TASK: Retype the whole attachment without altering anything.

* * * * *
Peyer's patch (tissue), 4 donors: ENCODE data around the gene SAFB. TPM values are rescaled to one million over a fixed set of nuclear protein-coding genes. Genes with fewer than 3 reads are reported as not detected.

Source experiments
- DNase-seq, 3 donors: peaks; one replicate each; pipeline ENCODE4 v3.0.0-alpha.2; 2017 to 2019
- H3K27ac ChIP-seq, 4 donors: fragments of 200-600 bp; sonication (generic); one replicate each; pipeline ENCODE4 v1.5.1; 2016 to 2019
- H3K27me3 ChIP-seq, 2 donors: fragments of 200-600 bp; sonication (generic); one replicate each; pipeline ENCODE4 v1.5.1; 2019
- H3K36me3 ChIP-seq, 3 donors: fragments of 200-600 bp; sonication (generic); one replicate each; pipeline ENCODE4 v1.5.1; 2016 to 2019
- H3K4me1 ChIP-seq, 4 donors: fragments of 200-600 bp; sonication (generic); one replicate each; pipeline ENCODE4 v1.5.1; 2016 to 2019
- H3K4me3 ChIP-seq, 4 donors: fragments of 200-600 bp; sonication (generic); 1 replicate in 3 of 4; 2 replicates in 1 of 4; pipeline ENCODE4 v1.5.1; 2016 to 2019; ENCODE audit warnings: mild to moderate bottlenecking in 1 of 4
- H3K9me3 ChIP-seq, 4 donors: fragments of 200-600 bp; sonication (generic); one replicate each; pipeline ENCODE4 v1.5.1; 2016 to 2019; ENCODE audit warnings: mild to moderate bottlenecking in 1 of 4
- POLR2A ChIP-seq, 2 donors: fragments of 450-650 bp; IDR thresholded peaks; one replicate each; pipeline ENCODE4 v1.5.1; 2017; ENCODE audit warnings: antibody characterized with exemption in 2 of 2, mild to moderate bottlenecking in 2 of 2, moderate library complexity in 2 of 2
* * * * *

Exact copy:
Peyer's patch (tissue), 4 donors: ENCODE data around the gene SAFB. TPM values are rescaled to one million over a fixed set of nuclear protein-coding genes. Genes with fewer than 3 reads are reported as not detected.

Source experiments
- DNase-seq, 3 donors: peaks; one replicate each; pipeline ENCODE4 v3.0.0-alpha.2; 2017 to 2019
- H3K27ac ChIP-seq, 4 donors: fragments of 200-600 bp; sonication (generic); one replicate each; pipeline ENCODE4 v1.5.1; 2016 to 2019
- H3K27me3 ChIP-seq, 2 donors: fragments of 200-600 bp; sonication (generic); one replicate each; pipeline ENCODE4 v1.5.1; 2019
- H3K36me3 ChIP-seq, 3 donors: fragments of 200-600 bp; sonication (generic); one replicate each; pipeline ENCODE4 v1.5.1; 2016 to 2019
- H3K4me1 ChIP-seq, 4 donors: fragments of 200-600 bp; sonication (generic); one replicate each; pipeline ENCODE4 v1.5.1; 2016 to 2019
- H3K4me3 ChIP-seq, 4 donors: fragments of 200-600 bp; sonication (generic); 1 replicate in 3 of 4; 2 replicates in 1 of 4; pipeline ENCODE4 v1.5.1; 2016 to 2019; ENCODE audit warnings: mild to moderate bottlenecking in 1 of 4
- H3K9me3 ChIP-seq, 4 donors: fragments of 200-600 bp; sonication (generic); one replicate each; pipeline ENCODE4 v1.5.1; 2016 to 2019; ENCODE audit warnings: mild to moderate bottlenecking in 1 of 4
- POLR2A ChIP-seq, 2 donors: fragments of 450-650 bp; IDR thresholded peaks; one replicate each; pipeline ENCODE4 v1.5.1; 2017; ENCODE audit warnings: antibody characterized with exemption in 2 of 2, mild to moderate bottlenecking in 2 of 2, moderate library complexity in 2 of 2